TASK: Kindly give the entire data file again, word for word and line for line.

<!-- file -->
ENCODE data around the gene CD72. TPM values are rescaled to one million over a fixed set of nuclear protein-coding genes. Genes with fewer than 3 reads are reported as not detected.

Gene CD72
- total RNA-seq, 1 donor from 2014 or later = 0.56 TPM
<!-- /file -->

ENCODE data around the gene CD72. TPM values are rescaled to one million over a fixed set of nuclear protein-coding genes. Genes with fewer than 3 reads are reported as not detected.

Gene CD72
- total RNA-seq, 1 donor from 2014 or later = 0.56 TPM